In the current update, most of the new genomes (16 out of 19) belong to viruses from lineage B1 (Figure 2; new genomes are in red. This lineage is a large group of genetically-related viruses found mainly in the US. This is the predominant lineage found in New York, and nearly 83.5% (96 out of 121) of all genomes sequenced by our group are found in this cluster. Other genomes from throughout the US also cluster in the B1 lineage, indicating constant spread from the Northeast to other US regions and other countries. Among our newly-sequenced genomes presented here, 9 out of 19 are specifically found in the sub-lineage B1.3, and are more closely related to other CT genomes than those in NY. This indicates that, in addition to viral spread from NY, the epidemic in Connecticut is also being sustained by transmission chains within CT residents. Based on data available, the growing of the B1 cluster (i) reinforces the central role of NY as an early source of viruses seeding CT outbreaks, and (ii) highlight persistent local transmissions which are now sustaining the outbreaks in CT. 

Coast-to-Coast transmission persists, albeit with reduced frequency

Among the 121 genomes sequenced by our team since March 18th, 25 (around 20.7%) belong to lineage A (Figure 3). In this lineage, at least two introductions (most likely from Eastern Asia) have led to sustained transmission in North America. The largest grouping, A.1, consists of genomes from viruses circulating in Canada and all four major US regions with the earliest sequences mainly in the West. Many of the most closely linked genomes to those found in CT are in Washington State, indicating that the virus spread coast-to-coast from the West to the East coast. Most of the samples that indicated introductions of lineage A to CT were collected throughout March, and the three new sequences in this lineage either cluster with known introductions, indicating spread within CT after the introduction, or represent previously unsampled introductions in this earlier time frame. We did not find evidence of more recent introductions than those in mid-March; however, the number of more recently sampled sequences in CT is limited, so we can’t draw a definitive conclusion yet as to whether there has been further spread from distant outbreaks.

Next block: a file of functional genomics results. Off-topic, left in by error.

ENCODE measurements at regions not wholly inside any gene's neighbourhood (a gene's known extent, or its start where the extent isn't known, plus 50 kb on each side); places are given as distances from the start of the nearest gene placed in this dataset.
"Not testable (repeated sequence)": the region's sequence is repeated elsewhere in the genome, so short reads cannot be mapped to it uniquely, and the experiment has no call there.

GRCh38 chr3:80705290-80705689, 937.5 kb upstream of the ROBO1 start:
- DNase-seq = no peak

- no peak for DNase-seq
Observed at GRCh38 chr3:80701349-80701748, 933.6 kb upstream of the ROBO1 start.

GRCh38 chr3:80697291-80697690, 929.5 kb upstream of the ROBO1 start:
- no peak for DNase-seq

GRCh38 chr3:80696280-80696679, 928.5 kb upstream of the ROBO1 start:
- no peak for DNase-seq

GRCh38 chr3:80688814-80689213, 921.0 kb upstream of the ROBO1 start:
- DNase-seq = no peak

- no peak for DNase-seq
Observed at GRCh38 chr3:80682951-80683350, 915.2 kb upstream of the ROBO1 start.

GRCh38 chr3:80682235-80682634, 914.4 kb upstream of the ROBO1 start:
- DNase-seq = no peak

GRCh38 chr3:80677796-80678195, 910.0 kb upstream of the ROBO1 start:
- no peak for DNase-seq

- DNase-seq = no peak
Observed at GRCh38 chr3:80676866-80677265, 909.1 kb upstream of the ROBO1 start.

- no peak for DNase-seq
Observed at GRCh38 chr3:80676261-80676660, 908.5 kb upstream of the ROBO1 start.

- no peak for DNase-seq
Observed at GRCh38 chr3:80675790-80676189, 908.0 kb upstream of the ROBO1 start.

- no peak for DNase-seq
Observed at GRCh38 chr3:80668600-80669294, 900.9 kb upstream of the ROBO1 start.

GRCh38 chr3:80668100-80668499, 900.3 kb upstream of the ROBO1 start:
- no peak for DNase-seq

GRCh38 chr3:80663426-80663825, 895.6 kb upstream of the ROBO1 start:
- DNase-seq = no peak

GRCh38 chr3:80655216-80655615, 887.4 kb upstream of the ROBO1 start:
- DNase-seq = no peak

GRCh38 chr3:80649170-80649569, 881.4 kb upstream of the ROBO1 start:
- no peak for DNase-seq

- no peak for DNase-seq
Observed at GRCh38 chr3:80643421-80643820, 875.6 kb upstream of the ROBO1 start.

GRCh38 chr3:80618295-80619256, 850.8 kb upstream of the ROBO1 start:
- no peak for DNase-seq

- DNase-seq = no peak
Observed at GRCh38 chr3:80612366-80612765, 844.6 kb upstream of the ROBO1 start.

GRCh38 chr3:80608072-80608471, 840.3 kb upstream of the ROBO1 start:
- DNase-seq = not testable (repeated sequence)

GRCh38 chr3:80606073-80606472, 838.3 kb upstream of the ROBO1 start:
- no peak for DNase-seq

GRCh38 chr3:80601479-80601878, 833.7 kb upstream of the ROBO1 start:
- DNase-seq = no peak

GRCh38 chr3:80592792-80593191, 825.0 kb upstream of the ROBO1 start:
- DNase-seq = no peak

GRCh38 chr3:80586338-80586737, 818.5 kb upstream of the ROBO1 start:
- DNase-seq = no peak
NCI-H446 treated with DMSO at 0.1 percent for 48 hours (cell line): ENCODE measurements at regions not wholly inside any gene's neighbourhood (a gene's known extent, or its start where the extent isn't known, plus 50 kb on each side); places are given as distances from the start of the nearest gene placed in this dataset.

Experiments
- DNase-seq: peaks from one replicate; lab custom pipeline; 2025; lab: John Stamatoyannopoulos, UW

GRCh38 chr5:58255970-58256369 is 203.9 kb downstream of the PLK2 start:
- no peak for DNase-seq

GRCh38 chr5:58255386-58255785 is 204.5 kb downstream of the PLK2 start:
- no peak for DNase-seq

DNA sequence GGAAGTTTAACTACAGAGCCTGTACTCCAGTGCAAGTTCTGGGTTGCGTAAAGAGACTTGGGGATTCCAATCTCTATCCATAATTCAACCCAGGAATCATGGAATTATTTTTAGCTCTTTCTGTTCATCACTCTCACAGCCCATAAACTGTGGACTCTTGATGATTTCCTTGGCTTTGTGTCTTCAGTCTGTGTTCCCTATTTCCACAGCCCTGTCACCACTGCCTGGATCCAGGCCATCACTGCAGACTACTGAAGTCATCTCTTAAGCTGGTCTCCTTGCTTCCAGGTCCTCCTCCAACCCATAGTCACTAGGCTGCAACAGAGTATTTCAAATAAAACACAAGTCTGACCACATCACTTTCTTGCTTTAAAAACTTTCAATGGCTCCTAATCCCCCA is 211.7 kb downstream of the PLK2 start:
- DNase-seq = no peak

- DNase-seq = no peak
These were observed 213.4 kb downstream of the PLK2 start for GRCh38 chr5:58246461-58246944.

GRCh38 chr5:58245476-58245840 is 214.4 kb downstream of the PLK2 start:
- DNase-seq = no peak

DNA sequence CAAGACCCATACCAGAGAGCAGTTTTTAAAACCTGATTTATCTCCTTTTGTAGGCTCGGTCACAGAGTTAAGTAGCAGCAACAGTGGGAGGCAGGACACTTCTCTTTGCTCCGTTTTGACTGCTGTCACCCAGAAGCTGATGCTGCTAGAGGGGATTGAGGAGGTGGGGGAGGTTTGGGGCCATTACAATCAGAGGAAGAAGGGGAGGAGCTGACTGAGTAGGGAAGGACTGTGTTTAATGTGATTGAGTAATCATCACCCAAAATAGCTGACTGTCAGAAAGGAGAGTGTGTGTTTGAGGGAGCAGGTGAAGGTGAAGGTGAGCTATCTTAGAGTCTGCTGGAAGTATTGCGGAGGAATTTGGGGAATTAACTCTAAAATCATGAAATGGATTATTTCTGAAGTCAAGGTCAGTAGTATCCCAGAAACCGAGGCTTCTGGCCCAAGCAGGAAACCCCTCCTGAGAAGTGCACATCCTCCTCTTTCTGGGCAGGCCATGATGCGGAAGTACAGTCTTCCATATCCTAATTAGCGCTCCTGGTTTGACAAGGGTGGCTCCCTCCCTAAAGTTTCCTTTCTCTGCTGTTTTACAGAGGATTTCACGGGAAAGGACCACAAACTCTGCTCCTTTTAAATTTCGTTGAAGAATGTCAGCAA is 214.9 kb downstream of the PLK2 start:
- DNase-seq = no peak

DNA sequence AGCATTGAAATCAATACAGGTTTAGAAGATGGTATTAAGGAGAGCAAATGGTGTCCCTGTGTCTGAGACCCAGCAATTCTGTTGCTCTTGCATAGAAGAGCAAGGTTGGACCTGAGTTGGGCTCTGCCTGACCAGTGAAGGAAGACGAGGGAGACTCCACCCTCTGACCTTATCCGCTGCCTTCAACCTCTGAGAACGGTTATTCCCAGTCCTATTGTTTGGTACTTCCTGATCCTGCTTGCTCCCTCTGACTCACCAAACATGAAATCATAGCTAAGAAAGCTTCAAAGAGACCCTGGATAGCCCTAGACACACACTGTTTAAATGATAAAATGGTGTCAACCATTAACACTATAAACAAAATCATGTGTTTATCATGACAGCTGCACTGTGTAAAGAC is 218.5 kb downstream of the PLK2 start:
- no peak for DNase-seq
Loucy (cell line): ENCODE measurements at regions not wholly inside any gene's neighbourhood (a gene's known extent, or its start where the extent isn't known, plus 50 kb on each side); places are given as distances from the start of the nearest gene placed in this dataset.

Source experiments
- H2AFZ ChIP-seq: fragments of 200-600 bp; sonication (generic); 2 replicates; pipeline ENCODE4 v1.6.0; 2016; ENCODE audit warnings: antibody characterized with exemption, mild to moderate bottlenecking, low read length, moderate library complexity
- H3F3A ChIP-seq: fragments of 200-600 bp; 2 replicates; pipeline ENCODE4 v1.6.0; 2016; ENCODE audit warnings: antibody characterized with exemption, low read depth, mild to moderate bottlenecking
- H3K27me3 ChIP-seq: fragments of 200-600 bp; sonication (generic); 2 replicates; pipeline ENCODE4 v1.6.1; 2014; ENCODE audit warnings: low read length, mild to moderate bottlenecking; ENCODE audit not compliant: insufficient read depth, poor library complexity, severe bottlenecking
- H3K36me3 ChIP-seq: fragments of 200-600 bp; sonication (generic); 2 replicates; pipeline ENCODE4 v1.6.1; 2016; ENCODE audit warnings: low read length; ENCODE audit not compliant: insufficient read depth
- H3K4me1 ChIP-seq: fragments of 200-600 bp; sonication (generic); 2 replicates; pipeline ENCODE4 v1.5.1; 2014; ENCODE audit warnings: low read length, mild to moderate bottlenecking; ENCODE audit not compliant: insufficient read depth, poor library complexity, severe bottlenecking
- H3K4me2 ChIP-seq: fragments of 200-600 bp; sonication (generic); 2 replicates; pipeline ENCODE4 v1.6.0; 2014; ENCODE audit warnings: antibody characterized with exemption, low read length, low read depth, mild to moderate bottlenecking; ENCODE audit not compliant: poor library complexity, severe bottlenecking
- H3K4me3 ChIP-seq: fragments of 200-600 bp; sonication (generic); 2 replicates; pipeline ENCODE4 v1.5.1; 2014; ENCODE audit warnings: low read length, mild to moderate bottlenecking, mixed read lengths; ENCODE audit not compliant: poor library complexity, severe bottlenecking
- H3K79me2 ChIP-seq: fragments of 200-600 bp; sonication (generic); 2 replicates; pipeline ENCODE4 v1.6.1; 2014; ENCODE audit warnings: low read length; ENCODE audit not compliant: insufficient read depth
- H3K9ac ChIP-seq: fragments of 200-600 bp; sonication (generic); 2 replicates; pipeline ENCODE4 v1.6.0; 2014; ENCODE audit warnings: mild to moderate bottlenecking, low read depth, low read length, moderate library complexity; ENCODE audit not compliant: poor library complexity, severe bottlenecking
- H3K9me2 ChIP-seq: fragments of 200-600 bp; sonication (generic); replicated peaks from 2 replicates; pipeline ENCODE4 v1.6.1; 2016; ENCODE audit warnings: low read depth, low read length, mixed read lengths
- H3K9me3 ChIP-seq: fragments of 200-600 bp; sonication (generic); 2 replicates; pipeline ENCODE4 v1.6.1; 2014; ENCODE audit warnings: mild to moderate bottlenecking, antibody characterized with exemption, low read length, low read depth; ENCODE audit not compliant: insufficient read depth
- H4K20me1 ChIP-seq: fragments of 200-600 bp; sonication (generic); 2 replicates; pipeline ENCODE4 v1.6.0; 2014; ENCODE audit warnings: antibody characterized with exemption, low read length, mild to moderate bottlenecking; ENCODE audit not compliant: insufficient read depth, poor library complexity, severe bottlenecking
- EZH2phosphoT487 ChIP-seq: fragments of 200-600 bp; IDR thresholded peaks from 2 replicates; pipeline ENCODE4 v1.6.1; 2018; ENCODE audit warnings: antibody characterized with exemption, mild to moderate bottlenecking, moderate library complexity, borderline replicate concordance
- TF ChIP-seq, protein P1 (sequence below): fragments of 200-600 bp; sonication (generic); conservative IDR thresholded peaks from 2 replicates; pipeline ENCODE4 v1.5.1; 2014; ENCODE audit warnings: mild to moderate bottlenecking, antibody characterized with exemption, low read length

We combined our new dataset of 19 SARS-COV-2 genomes with other 102 genomes reported by our team in Update 5. These samples were sequenced using a MinION platform, following an ARTIC protocol. To perform preliminary analysis, we also downloaded other 653 genomes available on GISAID, from around the world and the US, to uncover recent patterns of viral spread within and from Northeastern USA in the past weeks. Sequence alignment and phylogenetic analysis were performed using a nextstrain pipeline.

Data availability

The directories consensus_genomes and metadata in our GitHub repository contain all of our current SARS-COV-2 genomes and metadata. The directory auspice contains a JSON file that was produced using the nextstrain pipeline. A list of GISAID accession numbers of genomes used in this report can be downloaded on a link at the bottom of our Nextstrain page.


Mary Petrone, Anne Wyllie, Chantal Vogels, and Isabel Ott performed the viral RNA extractions. Tara Alpert and Joseph Fauver prepared samples for sequencing and assembled the SARS-CoV-2 genomes. Cole Jensen and Anderson Brito performed the phylogenetic analysis. Cole Jensen, Chaney Kalinich, Mary Petrone, Anderson Brito and Nathan Grubaugh wrote and reviewed this report. Chaney Kalinich and Peter Neugebauer developed and maintain the COVIDTrackerCT website. Nathan Grubaugh leads the Yale SARS-CoV-2 Genomic Epidemiology Initiative. Finally, we also thank the authors of the genomes in our complementary dataset: a list of authors is provided at the bottom of our dedicated nextstrain page.